Landslide Update: Hannah Carter Japanese Garden
One of the most important postwar Japanese-style gardens in the Unites States is part of an estate in Los Angeles that was recently listed for sale for $39 million. Tucked between the legendary Bel-Air Country Club and Bel-Air Hotel, this private residence, first developed in the 1920s for Henry Calendar, includes a seven-bedroom Neoclassical mansion built in 1938. The garden, designed by Nagao Sakurai and Kazuo Nakamura in 1959, and residence were declared a Los Angeles Historic-Cultural Monument in 2017.
Here’s a brief history of the garden. In 1959, the property was purchased by Gordon Guiberson, who commissioned Sakurai and Nakamura to transform the estate’s earlier Hawaiian-inspired landscape by A.E. Hanson into a Japanese garden.
The new plan kept intact elements from Hanson’s design, including a Hawaiian garden, a twenty-foot waterfall, and a stone bathhouse. From the entry at the base of the hill, stone paths lead up to a central koi pond edged by a black pebble beach. Circular stepping stones and stone bridges provide passage across the water, with a stone pagoda positioned at the bottom edge of the pond and a Japanese teahouse overlooking the water from its western side. Dense plantings, many with Japanese origins, surround the pond, including pines, bamboo, magnolia, and camellia trees. At the garden’s highest point sits the hokura (family shrine), which contains a hand-carved gilt Buddha. The entry gate, hokura, and tea house were imported from Japan, along with stone lanterns, water basins, and carved and natural stones with symbolic significance that line the paths.
In 1964, businessman Edward Carter gifted the estate to his alma mater, the University of California, Los Angeles (UCLA), with the understanding that the university would steward the garden. Five years later, campus architect and professor Koichi Kawana oversaw the garden’s reconstruction after extensive flooding and mudslides.
In 1982, Mr. Carter, a former chairman of the Board of Regents, and a University of California Regent for 36 years, amended the terms of his donation to name the garden in honor of his wife Hannah and, most significantly, to require the university to "retain the garden portion in perpetuity." Mr. Carter also said his the house, part of the original 1964 bequest, could eventually be sold to provide an endowment to maintain the garden and provide funding for other purposes. In 1999, the university reaffirmed its commitment to the terms to “maintain the garden portion in perpetuity” along with the rest of the bequest.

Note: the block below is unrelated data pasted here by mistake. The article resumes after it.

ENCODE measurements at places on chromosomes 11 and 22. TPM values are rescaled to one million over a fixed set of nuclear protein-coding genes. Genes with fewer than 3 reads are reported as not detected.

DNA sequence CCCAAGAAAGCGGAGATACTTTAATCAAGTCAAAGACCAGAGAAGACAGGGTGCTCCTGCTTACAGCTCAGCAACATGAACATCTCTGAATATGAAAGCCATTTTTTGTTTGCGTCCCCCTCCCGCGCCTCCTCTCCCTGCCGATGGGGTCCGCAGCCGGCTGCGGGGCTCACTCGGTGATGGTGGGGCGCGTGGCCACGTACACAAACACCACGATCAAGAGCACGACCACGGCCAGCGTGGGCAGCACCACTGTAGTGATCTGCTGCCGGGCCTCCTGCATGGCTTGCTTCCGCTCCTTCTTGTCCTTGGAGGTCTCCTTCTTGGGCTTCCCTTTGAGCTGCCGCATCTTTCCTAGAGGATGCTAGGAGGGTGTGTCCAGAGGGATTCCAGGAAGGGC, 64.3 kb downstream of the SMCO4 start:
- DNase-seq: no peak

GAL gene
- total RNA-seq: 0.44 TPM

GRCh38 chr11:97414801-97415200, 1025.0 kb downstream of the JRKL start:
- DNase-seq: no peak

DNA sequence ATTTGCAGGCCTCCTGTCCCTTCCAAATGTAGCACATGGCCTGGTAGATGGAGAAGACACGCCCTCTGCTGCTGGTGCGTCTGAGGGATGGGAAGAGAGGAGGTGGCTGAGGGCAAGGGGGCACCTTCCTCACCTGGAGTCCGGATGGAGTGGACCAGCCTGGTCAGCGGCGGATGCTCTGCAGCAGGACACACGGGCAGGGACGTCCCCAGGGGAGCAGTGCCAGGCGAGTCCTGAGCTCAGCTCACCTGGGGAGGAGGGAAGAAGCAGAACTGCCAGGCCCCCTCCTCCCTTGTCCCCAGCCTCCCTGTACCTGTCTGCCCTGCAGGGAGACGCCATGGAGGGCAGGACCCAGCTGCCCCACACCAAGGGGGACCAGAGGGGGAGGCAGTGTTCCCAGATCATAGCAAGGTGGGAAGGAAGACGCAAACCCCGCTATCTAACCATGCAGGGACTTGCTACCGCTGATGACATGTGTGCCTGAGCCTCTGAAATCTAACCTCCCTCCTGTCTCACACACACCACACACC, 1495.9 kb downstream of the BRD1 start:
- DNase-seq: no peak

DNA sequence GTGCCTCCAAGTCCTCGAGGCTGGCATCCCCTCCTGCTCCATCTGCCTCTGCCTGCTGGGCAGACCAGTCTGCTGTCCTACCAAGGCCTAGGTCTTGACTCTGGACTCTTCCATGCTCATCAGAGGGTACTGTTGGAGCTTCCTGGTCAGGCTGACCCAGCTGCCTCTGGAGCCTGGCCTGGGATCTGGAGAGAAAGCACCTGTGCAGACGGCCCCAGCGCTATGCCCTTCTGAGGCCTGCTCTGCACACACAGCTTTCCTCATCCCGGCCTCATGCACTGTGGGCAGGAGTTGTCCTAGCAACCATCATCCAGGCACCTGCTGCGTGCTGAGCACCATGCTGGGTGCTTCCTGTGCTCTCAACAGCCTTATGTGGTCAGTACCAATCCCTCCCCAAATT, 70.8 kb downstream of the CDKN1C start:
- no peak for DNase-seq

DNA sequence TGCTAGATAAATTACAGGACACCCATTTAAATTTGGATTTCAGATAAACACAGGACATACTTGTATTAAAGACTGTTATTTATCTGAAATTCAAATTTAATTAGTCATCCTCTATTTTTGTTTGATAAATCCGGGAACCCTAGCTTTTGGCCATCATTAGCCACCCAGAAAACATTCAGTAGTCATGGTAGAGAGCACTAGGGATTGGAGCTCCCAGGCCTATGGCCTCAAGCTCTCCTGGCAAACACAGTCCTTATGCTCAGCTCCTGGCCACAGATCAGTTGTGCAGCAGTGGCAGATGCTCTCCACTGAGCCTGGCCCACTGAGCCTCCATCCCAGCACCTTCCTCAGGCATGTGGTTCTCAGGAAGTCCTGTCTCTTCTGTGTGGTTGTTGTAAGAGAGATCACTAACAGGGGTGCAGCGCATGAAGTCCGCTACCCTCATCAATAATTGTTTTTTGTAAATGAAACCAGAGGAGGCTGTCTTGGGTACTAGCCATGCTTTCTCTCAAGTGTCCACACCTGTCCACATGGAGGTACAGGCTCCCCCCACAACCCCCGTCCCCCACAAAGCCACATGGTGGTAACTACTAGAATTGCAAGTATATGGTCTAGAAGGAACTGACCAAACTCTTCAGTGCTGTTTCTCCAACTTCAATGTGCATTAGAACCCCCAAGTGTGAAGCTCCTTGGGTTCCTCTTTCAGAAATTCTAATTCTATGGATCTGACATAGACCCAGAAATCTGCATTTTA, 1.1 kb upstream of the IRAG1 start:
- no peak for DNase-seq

In 2010, a year after her death, UCLA, without notifying Hannah Carter's children, persuaded a Superior Court judge to overturn the "in perpetuity" terms of the bequest and in March 2012 listed both the house and the garden for sale. A coalition that included The Cultural Landscape Foundation (TCLF), several Carter heirs, the Los Angeles Conservancy, and other groups, strenuously advocated for the garden’s protection; TCLF also enrolled the garden as a Landslide threatened site in 2012 and included it in the thematic digital report and exhibition Landscape and Patronage. On July 27, 2012, a Los Angeles County Superior Court judge issued a temporary injunction delaying the sale of the garden and upholding UCLA’s legal obligation to maintain it. The university ultimately reached an agreement, in October 2015, with the Carter heirs, which permitted the sale of the garden to developer Mark Gabay in June 2016 for $12.5 million, less than one-third of the current asking price, on condition that the owner maintain and preserve it for 30 years. Those conditions will soon be put to the test again as the estate acquires new ownership.